CDC eases Covid guidance as U.S. has more tools to fight the virus and keep people healthy
The Centers for Disease Control and Prevention eased its Covid-19 guidance on Thursday, saying the virus now poses a much lower risk of severe illness, hospitalization and death compared to earlier in the pandemic.
People who are not up to date on their vaccines no longer need to quarantine if they have been exposed to Covid-19, according to the new CDC guidance. Instead, public health officials now recommend that these individuals wear a mask for 10 days and get tested on day five.
People with healthy immune systems, regardless of vaccination status, should isolate for five days after testing positive for the virus, but you can end isolation at day six if you have not had symptoms or if you have not had a fever for 24 hours and other symptoms have improved, according to the guidelines.
After leaving isolation, you should wear a high-quality mask through day 10 after your positive test. If you have had two negative rapid antigen tests you can stop wearing your mask earlier, according to the guidelines. But you should avoid people who are more likely to get sick from Covid, such as the elderly and people with weak immune systems, until at least day 11.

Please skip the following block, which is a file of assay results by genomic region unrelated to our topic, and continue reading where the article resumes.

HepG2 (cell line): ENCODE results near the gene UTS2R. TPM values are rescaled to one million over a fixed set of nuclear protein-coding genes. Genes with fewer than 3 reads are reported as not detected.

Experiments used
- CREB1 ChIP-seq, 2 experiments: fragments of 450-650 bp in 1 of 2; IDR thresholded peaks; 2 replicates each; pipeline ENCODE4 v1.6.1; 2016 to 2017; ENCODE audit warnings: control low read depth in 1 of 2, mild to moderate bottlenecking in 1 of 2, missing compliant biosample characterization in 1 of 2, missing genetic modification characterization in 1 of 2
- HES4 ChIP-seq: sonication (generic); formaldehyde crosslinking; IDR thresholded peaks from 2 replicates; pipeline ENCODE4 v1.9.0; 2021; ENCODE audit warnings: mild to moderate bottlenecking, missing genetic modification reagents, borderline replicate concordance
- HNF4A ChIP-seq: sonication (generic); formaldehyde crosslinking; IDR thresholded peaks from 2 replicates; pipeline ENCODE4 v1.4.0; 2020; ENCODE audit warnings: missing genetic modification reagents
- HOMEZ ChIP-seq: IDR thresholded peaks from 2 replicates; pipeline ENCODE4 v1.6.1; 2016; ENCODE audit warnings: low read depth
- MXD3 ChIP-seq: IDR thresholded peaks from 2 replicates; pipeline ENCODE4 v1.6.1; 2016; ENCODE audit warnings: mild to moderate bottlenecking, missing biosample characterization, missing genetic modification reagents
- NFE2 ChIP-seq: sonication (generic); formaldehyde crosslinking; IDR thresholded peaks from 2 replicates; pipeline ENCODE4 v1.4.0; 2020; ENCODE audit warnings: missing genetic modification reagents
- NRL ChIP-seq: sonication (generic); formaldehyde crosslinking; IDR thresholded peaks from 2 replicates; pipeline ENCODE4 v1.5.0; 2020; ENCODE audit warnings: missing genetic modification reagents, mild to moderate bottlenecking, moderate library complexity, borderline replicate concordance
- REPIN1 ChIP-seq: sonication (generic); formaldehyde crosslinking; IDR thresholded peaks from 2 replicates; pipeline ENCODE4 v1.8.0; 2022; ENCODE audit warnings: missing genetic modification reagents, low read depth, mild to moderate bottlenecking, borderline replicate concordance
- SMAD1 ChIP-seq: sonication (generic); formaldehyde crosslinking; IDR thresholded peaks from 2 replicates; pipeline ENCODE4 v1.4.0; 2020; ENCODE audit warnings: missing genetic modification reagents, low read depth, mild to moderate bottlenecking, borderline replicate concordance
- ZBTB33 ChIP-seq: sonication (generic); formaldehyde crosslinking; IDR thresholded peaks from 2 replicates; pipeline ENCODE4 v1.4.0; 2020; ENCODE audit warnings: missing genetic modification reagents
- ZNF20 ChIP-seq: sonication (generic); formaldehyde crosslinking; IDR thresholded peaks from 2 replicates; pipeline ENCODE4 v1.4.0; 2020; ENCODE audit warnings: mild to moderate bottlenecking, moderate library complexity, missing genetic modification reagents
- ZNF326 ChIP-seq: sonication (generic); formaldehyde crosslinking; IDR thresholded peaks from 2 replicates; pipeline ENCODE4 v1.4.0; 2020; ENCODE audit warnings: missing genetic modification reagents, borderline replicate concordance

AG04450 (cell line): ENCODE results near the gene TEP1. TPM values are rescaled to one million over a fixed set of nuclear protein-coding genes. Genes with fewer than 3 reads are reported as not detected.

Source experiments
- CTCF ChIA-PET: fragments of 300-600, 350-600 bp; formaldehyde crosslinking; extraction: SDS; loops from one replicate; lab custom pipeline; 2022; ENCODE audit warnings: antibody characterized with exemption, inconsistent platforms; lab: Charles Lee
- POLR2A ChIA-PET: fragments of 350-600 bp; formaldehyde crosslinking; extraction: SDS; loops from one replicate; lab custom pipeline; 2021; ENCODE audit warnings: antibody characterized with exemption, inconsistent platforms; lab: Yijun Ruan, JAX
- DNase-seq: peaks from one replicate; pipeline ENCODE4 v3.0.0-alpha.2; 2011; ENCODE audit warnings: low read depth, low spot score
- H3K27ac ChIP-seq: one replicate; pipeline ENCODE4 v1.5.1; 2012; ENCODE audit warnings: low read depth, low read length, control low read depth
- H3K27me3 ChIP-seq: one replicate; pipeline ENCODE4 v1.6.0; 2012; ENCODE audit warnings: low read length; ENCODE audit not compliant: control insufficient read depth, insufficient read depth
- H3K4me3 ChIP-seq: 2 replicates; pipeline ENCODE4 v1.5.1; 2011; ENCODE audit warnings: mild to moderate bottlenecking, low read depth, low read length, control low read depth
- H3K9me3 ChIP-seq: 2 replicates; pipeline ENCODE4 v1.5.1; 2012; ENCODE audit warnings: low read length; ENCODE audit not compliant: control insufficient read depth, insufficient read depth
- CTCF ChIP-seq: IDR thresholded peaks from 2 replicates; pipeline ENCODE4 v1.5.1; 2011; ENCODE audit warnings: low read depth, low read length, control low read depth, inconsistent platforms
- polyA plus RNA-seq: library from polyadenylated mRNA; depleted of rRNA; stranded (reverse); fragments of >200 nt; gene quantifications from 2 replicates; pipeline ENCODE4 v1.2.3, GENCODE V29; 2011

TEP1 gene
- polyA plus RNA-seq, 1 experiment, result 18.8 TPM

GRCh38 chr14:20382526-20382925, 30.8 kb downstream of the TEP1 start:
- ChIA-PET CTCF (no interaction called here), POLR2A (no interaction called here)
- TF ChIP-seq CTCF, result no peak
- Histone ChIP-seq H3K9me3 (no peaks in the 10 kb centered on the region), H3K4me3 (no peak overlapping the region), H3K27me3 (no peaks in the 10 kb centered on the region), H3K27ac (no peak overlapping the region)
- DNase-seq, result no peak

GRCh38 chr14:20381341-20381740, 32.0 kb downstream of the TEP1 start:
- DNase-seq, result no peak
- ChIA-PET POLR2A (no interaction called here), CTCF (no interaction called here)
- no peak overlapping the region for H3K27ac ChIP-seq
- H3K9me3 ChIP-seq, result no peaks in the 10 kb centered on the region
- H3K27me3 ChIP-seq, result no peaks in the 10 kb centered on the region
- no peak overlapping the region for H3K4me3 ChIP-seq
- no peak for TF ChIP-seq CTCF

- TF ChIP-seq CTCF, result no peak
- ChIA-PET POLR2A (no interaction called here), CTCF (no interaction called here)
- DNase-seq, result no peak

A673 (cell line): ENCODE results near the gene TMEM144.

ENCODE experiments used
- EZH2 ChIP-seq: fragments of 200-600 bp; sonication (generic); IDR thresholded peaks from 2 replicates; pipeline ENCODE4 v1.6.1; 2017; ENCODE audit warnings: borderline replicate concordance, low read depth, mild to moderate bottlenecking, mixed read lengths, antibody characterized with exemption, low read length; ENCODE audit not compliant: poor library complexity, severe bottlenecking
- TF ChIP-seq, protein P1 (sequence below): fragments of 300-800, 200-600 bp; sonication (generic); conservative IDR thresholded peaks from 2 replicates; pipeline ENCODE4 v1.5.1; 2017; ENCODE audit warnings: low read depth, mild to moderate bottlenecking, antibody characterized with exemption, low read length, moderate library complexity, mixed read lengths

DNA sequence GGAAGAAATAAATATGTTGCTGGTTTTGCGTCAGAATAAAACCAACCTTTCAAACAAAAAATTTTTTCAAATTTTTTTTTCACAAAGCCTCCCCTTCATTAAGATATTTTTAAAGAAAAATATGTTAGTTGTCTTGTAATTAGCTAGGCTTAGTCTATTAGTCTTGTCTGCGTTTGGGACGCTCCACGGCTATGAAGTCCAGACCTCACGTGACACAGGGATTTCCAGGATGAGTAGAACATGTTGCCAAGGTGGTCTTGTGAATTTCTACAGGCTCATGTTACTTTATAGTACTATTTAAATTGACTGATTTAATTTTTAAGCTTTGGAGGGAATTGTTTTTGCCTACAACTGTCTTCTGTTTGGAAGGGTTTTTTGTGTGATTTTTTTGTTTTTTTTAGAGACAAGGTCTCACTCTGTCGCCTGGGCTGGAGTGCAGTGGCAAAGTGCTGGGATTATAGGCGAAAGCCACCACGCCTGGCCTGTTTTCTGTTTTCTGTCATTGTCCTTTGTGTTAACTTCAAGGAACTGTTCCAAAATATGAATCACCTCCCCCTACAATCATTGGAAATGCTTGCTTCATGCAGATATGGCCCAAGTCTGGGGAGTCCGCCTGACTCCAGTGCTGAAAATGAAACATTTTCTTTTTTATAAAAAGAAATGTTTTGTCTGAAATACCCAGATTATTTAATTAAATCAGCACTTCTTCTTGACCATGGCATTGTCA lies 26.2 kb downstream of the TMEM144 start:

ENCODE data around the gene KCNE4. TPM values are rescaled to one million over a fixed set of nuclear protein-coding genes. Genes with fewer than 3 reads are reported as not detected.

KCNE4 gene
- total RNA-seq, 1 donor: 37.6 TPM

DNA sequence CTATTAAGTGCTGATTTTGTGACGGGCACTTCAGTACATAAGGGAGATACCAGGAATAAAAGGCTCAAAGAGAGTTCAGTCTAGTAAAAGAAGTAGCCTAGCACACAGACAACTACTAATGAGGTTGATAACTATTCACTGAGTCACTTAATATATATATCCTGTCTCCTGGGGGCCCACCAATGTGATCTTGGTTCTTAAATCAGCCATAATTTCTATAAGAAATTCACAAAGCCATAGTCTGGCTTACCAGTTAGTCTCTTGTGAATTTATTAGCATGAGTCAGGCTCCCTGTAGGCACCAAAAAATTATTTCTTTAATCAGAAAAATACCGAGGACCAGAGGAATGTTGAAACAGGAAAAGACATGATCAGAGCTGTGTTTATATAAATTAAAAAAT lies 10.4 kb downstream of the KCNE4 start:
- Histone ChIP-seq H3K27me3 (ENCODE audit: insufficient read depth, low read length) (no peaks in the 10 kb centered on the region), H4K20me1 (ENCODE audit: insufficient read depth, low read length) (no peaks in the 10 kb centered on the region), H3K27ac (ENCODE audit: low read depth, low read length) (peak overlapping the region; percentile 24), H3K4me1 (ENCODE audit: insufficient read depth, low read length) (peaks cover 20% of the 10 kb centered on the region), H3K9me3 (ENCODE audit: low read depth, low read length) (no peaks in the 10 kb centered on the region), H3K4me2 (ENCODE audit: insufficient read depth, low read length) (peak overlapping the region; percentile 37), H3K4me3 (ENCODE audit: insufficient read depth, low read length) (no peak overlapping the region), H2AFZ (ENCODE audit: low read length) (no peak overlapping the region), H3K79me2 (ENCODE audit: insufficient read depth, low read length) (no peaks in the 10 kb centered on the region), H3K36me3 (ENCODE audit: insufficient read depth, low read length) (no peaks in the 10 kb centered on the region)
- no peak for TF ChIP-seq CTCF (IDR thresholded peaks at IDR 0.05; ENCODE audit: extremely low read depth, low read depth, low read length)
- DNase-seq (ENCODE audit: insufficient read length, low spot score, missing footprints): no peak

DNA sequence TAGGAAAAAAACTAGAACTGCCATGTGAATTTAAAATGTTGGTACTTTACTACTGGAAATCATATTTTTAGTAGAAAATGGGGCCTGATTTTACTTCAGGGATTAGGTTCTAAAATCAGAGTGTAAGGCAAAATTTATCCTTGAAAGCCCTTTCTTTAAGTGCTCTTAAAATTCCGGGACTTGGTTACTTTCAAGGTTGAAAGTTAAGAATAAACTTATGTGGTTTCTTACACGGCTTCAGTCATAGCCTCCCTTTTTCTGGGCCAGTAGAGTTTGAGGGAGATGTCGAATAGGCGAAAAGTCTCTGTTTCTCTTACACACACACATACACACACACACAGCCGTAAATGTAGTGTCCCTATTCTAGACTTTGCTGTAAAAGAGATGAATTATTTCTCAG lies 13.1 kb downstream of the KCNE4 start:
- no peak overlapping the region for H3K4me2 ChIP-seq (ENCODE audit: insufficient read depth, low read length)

People with weakened immune systems, those who have been hospitalized with Covid, or those who have had shortness of breath due to the virus should isolate from other for 10 days. But people with weakened immune systems and those who were hospitalized should also consult a physician before ending isolation.
If you end isolation but your Covid symptoms worsen, you should return to isolation and follow the guidelines from scratch again, according to the CDC.
The U.S. is currently reporting more than more than 107,000 new cases a day on average, according to the CDC. That’s likely a significant undercount because many people are now testing at home and results are not picked up in official data.
About 6,000 people with Covid are admitted to the hospital a day on average, according to the CDC data. Nearly 400 people are still dying a day on average from the virus.